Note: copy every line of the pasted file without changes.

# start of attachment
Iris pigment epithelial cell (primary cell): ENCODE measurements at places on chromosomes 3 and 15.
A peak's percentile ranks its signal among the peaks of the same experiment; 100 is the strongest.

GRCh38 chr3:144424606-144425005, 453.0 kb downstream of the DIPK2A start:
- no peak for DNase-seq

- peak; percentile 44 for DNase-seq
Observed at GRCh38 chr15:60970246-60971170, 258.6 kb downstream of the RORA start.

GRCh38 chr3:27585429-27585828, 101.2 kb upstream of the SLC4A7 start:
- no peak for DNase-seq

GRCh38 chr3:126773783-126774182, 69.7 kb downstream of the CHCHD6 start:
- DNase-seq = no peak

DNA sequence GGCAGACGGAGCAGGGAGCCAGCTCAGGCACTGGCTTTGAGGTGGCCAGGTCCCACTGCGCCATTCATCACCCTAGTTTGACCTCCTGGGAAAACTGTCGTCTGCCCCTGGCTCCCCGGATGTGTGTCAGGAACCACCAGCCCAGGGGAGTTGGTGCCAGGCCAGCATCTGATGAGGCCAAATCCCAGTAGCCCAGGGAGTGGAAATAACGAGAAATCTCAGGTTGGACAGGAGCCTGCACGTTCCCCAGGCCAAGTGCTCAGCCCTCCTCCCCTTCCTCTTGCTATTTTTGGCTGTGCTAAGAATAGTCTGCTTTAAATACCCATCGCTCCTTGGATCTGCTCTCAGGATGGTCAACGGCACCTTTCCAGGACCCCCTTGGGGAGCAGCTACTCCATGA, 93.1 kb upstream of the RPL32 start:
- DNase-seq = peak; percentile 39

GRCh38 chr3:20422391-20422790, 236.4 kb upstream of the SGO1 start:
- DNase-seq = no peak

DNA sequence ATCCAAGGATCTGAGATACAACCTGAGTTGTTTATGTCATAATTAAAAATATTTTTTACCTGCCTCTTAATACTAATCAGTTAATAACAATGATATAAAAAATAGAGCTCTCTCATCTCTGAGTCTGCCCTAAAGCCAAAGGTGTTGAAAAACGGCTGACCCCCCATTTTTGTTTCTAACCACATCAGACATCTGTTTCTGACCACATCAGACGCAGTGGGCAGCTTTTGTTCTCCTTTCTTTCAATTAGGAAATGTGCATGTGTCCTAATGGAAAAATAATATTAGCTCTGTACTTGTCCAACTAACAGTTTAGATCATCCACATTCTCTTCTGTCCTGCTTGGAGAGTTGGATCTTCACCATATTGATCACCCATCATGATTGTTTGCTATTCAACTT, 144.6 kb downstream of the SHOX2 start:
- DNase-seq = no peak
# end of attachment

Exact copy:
Iris pigment epithelial cell (primary cell): ENCODE measurements at places on chromosomes 3 and 15.
A peak's percentile ranks its signal among the peaks of the same experiment; 100 is the strongest.

GRCh38 chr3:144424606-144425005, 453.0 kb downstream of the DIPK2A start:
- no peak for DNase-seq

- peak; percentile 44 for DNase-seq
Observed at GRCh38 chr15:60970246-60971170, 258.6 kb downstream of the RORA start.

GRCh38 chr3:27585429-27585828, 101.2 kb upstream of the SLC4A7 start:
- no peak for DNase-seq

GRCh38 chr3:126773783-126774182, 69.7 kb downstream of the CHCHD6 start:
- DNase-seq = no peak

DNA sequence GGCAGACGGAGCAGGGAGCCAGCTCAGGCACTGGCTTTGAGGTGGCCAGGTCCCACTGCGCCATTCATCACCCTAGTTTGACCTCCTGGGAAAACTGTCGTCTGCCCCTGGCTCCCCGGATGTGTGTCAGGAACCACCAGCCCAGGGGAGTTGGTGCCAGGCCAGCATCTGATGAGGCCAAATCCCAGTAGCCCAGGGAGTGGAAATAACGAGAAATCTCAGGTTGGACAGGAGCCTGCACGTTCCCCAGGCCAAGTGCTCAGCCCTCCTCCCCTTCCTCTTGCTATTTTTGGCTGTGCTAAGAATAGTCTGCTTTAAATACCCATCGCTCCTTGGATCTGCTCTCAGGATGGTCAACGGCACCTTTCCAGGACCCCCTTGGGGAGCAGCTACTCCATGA, 93.1 kb upstream of the RPL32 start:
- DNase-seq = peak; percentile 39

GRCh38 chr3:20422391-20422790, 236.4 kb upstream of the SGO1 start:
- DNase-seq = no peak

DNA sequence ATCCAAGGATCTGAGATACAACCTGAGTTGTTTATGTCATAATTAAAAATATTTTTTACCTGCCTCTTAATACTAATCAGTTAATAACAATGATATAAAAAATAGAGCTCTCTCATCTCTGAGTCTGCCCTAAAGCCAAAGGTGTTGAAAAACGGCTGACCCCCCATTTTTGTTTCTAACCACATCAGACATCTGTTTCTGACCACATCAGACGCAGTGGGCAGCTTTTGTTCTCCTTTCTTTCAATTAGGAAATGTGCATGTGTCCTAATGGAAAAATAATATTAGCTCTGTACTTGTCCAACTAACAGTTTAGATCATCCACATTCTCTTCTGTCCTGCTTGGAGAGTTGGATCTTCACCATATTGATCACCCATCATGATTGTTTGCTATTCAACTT, 144.6 kb downstream of the SHOX2 start:
- DNase-seq = no peak